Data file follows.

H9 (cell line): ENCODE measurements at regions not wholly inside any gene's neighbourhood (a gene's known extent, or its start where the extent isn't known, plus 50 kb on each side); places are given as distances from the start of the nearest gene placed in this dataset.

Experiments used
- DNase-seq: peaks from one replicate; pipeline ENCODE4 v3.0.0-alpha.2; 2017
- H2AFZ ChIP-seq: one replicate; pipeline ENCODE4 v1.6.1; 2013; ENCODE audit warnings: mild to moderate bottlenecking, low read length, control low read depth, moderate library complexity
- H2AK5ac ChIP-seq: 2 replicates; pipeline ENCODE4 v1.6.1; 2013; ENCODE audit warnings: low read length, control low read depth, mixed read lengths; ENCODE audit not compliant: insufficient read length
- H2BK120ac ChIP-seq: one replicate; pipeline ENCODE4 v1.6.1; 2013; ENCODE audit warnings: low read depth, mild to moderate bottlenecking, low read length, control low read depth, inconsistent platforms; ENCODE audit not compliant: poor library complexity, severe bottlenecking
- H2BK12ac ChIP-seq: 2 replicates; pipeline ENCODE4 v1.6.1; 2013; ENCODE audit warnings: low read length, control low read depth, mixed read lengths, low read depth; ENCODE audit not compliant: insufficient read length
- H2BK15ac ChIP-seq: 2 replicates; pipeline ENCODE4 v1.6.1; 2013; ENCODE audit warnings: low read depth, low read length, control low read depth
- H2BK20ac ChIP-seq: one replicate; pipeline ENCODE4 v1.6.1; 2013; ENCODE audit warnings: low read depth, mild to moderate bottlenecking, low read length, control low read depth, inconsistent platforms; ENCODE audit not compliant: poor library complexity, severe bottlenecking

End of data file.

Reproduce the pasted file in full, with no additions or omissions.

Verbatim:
H9 (cell line): ENCODE measurements at regions not wholly inside any gene's neighbourhood (a gene's known extent, or its start where the extent isn't known, plus 50 kb on each side); places are given as distances from the start of the nearest gene placed in this dataset.

Experiments used
- DNase-seq: peaks from one replicate; pipeline ENCODE4 v3.0.0-alpha.2; 2017
- H2AFZ ChIP-seq: one replicate; pipeline ENCODE4 v1.6.1; 2013; ENCODE audit warnings: mild to moderate bottlenecking, low read length, control low read depth, moderate library complexity
- H2AK5ac ChIP-seq: 2 replicates; pipeline ENCODE4 v1.6.1; 2013; ENCODE audit warnings: low read length, control low read depth, mixed read lengths; ENCODE audit not compliant: insufficient read length
- H2BK120ac ChIP-seq: one replicate; pipeline ENCODE4 v1.6.1; 2013; ENCODE audit warnings: low read depth, mild to moderate bottlenecking, low read length, control low read depth, inconsistent platforms; ENCODE audit not compliant: poor library complexity, severe bottlenecking
- H2BK12ac ChIP-seq: 2 replicates; pipeline ENCODE4 v1.6.1; 2013; ENCODE audit warnings: low read length, control low read depth, mixed read lengths, low read depth; ENCODE audit not compliant: insufficient read length
- H2BK15ac ChIP-seq: 2 replicates; pipeline ENCODE4 v1.6.1; 2013; ENCODE audit warnings: low read depth, low read length, control low read depth
- H2BK20ac ChIP-seq: one replicate; pipeline ENCODE4 v1.6.1; 2013; ENCODE audit warnings: low read depth, mild to moderate bottlenecking, low read length, control low read depth, inconsistent platforms; ENCODE audit not compliant: poor library complexity, severe bottlenecking